Archive for September, 2010

Window Frames

September 20, 2010

Most residential window frames were constructed of wood pre WWII and for a decade or so thereafter.    When double glazed windows became popular in the 1960’s, so did the use of the extruded aluminum frame.  Aluminum extrudes nicely into various sizes and shapes for frames for a variety of window configurations.  Also, aluminum frames provide a low cost, durable product which has excellent sound-proofing qualities.  Albarrie is proud to supply the aluminum extruders with high temperature handling felts which assist with keeping the surface finish of the window frames looking good.

On the downside aluminum frames are thermal conductors, and that is why you sometimes see frost on the inside of a window.    The better quality newer aluminum framed windows now have a thermal break to separate the interior and exterior surfaces of the window so this thermal conduction issue is resolved.

In the 1980’s the PVC (polyvinyl chloride), vinyl window frame became more popular and the sales of residential aluminum framed windows gradually decreased.  Vinyl also offers low cost and easy maintenance similar to aluminum.   However, on the downside it is constructed of  PVC which is not environmentally friendly or recyclable which both aluminum and wood are.   Also, PVC  is not as favorable for sound-proofing as aluminum.

There are other choices for window frames such as steel, fiberglass or composites, but these are more expensive and used primarily for commercial, industrial and architectural applications. As far as residential window frames, with our great push for green products; I would not be surprised to see aluminum window frames regain their former popularity.

With 30% of North American aluminum extrusion relating to the window industry, the Aluminum Extruders Council (AEC) found it important enough to launch a campaign in 2002 to “Keep Aluminum Windows (KAW)” .  This campaign relates to residential as well as commercial use. Details regarding this campaign can be viewed at www.aec.org under “Extrusion Applications”.

– Sue Johnson
Albarrie Head Office

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Merits of a Driven Extrusion Roller

September 13, 2010

The extrusion roller has been in use for some time now, replacing older systems such as flight conveyor or graphite tables. The advantage of a roller is its ability to turn when the aluminum is being push or pulled across the surface. The only problem with a roller is that the surface may flatten out over time, thus prevent the roller to turn, or the bearings have seized due to various conditions that can exist with the operation.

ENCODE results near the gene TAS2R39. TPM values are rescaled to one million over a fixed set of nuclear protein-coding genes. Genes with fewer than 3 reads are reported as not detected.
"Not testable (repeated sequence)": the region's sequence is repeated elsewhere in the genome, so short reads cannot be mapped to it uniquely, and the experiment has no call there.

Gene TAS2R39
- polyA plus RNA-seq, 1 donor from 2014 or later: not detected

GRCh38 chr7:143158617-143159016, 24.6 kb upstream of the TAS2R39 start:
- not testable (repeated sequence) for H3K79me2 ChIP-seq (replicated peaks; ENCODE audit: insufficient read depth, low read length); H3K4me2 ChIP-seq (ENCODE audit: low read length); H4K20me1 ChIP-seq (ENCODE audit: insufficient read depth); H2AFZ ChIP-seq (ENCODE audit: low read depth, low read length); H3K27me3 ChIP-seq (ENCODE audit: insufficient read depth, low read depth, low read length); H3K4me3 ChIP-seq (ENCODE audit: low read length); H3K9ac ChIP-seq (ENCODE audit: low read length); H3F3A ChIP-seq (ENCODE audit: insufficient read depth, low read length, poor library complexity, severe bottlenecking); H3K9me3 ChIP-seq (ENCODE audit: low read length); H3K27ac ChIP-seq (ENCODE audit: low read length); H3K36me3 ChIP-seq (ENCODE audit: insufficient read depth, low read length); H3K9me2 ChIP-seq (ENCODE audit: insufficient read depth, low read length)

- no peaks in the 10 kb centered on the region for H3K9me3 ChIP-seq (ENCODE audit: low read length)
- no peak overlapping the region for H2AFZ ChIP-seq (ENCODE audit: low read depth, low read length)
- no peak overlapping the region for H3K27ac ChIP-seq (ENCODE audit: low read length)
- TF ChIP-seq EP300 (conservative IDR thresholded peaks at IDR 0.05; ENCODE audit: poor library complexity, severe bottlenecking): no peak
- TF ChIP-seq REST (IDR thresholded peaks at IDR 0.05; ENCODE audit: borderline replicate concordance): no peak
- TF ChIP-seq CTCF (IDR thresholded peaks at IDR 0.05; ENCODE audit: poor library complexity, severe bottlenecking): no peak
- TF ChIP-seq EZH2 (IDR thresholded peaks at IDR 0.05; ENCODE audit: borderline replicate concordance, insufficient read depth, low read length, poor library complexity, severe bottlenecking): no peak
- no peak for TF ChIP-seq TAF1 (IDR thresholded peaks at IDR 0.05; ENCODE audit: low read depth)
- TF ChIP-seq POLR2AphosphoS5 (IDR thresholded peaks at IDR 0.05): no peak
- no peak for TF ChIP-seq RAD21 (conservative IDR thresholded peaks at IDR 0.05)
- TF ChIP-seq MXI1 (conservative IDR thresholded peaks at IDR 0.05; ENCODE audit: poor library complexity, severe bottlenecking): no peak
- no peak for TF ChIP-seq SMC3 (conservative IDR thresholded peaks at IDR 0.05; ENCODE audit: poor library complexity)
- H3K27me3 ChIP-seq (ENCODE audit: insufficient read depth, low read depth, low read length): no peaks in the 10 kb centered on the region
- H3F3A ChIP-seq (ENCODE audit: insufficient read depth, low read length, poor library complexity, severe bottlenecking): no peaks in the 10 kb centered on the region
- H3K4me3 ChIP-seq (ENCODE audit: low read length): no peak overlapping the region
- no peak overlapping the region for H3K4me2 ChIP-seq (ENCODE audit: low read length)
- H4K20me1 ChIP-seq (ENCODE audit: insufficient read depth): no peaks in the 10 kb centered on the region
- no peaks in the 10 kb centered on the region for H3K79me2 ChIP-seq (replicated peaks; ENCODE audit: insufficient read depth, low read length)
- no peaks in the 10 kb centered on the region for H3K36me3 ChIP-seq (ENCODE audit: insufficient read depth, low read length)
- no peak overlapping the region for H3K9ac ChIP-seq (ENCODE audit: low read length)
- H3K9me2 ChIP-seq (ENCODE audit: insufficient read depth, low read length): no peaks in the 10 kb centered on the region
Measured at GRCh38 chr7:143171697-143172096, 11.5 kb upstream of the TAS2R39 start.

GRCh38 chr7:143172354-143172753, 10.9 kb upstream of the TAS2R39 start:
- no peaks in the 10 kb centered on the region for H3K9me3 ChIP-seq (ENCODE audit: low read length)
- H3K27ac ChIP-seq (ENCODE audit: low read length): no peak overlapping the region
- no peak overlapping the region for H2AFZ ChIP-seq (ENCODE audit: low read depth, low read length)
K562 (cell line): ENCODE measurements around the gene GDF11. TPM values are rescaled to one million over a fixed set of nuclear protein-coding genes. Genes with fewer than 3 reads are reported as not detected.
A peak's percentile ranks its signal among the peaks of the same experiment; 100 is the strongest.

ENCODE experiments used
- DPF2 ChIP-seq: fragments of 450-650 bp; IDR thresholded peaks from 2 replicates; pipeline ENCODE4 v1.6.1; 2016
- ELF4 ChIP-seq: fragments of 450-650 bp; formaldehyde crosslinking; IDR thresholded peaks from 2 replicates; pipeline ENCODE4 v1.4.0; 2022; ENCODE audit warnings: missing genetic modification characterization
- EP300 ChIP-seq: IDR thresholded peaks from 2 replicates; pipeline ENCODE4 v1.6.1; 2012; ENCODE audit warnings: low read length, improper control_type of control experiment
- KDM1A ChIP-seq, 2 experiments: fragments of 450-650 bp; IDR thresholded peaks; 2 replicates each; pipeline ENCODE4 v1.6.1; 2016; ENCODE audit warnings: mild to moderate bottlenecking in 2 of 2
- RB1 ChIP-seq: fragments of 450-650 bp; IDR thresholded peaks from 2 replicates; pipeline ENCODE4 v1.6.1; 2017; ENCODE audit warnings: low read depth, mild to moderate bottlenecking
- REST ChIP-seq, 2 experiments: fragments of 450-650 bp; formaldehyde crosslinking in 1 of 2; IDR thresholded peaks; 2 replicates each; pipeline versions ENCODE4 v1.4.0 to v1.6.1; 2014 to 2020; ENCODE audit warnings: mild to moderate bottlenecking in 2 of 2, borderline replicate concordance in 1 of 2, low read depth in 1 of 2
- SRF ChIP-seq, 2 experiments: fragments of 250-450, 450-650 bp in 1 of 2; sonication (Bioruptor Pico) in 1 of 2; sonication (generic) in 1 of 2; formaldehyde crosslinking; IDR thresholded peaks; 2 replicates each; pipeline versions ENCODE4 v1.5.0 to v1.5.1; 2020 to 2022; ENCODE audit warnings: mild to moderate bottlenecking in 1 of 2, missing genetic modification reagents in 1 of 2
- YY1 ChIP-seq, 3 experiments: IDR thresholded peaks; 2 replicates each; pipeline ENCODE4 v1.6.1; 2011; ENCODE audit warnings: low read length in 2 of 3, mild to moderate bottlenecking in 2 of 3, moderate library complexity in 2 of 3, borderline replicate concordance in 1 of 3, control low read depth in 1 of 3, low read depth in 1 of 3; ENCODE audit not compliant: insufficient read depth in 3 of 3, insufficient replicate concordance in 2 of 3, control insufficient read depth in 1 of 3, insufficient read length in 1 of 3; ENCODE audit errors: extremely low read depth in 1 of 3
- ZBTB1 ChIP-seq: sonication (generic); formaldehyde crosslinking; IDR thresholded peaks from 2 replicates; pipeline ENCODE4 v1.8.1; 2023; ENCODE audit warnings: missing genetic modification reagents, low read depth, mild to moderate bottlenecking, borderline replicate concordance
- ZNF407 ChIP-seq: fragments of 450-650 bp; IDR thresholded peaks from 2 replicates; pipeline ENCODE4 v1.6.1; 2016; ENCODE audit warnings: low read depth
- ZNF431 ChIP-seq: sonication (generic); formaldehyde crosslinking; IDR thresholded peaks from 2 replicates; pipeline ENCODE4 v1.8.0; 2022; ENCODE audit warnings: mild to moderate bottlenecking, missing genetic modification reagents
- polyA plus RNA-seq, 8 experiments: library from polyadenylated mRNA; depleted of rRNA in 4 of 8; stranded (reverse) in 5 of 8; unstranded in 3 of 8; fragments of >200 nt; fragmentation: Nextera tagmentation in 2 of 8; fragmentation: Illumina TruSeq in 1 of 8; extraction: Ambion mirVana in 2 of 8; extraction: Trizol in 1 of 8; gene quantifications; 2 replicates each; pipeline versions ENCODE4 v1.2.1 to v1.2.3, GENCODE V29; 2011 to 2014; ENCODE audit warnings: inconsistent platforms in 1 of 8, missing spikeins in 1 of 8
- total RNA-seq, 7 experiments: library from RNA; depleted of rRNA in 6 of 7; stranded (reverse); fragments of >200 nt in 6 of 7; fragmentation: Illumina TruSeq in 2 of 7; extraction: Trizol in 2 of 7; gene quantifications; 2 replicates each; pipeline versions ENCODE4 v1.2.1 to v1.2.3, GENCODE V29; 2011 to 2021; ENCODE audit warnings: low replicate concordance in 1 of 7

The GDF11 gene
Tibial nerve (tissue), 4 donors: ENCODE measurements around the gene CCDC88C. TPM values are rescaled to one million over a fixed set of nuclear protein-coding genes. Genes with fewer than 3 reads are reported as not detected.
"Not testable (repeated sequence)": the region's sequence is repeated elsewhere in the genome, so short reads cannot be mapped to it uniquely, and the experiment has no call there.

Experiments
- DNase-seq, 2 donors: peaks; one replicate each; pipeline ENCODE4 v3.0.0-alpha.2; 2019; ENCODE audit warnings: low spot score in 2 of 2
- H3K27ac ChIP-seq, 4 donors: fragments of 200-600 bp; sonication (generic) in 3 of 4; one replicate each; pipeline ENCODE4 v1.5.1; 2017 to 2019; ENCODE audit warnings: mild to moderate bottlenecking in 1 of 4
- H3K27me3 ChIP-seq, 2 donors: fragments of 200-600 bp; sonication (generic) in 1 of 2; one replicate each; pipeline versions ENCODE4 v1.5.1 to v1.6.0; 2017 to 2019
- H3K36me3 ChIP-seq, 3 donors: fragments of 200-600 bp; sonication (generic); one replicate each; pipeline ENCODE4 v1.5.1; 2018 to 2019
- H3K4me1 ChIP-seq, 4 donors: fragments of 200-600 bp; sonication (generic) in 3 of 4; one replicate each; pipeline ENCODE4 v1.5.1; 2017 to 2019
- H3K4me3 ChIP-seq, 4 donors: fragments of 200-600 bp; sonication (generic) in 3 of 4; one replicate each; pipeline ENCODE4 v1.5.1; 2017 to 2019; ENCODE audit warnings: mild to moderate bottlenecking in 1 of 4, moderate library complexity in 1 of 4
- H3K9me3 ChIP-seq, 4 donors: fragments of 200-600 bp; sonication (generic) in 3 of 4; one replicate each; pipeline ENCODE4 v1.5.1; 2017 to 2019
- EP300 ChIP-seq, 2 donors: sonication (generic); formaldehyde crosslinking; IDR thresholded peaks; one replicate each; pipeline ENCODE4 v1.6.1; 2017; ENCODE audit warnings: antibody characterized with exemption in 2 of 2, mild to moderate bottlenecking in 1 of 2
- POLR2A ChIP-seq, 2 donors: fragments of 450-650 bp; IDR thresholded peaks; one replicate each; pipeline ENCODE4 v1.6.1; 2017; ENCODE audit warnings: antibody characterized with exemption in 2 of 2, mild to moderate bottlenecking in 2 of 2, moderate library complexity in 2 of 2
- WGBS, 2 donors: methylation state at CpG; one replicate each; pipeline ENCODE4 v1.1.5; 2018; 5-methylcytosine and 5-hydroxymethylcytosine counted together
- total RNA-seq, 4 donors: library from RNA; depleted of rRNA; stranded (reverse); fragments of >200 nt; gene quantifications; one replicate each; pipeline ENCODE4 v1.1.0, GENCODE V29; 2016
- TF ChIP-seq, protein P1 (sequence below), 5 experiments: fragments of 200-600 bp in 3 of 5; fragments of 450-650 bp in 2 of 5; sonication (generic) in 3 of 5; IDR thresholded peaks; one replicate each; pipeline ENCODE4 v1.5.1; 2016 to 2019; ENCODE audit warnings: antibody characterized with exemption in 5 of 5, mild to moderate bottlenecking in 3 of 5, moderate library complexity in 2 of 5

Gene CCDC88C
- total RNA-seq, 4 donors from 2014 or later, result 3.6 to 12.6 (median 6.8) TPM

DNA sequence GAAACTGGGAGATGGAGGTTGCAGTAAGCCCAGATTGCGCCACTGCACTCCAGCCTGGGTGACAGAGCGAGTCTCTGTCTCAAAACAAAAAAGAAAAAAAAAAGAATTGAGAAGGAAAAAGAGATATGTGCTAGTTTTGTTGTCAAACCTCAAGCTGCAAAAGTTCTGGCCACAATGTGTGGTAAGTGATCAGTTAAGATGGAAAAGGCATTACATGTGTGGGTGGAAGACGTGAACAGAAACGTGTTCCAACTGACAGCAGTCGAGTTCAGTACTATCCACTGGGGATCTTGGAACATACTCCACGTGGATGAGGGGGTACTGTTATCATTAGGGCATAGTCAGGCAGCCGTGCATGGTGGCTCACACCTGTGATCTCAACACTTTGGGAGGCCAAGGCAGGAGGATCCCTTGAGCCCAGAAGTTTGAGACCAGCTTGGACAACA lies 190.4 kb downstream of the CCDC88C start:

The driven roller then can be a huge plus because of the following points.

1) Positive rotation of the roller at all times
2) Rollers can be stop so that the extrusion can be moved onto the batching belts easily.
3) Helps prevent the surface from decomposing when the hot extrusions are in contact with surface.
4) Indexing for transfer arms can be easily done when the rollers have been stopped.
5) Speed of rollers can be matched to the press exit linear footage speed.

Choosing this option for the run out table of your extrusion press along with Kevlar or PBO rollers over graphite can help produce a better quality aluminum product and help reduce scrap and along with downtime and runtime. Therefore your yield out of each ingot will increase. Contact us at extrusion@albarrie.com for any questions.

Prepared by Neil Chappell
Albarrie head office – Barrie, Ontario

Albarrie Welded Spacer Bar Covers

September 7, 2010

For most aluminum extruders, the use of covers for the protection of extruded shapes in ageing ovens is a necessity. Especially for extruders that powder coat or anodize, a temperature resistant sleeve that is soft enough to protect a delicate finish but tough enough to resist wear and tear is a must.

Albarrie offers spacer bar cover in two styles of construction; sewn seam and welded seam. The sewn sleeve is traditionally constructed using a matching, high temperature thread. The welded construction is the method that generates the most questions and skepticism because it is not a process that is well known outside of the nonwovens industry. The welding of nonwoven fabrics is a tried and true method of high strength bonding. It is a process that has been used for critical applications such as the filtration, geotextile and medical industries. It is from our expertise in industries such as these that we are able to draw from our experiences and offer advanced products and processes for the extrusion industry. Albarrie has thousands of welded spacer bar sleeves in service all over North America and we have found that the bond is at the very least equal to our stitched counterpart. They also have the added benefit lying flatter than the stitched sleeves.

Possibly the greatest benefit of welding is the savings that we are able to pass along to our customers. Without the additional cost of thread we are able to offer our welded sleeves at a lower cost than our sewn sleeves and therefore improve extruders’ bottom line. The combination of our own needle felt using staple fibers and our welding technology, we make it possible to put a premium product in our customers’ hands (and ageing ovens). As important as the seam technology is, the actual material used in our covers is where the rubber meets the road. We use only our own material needled in our Barrie, Ontario facility, manufactured from the best staple fibers the world has to offer. In this case we use 100% Nomex manufactured by the US based DuPont corporation. Every spacer bar’s material and seam is manufactured under our very noses by people who very much care about our product and reputation. If you would like to see this technology for yourself please contact us for a sample.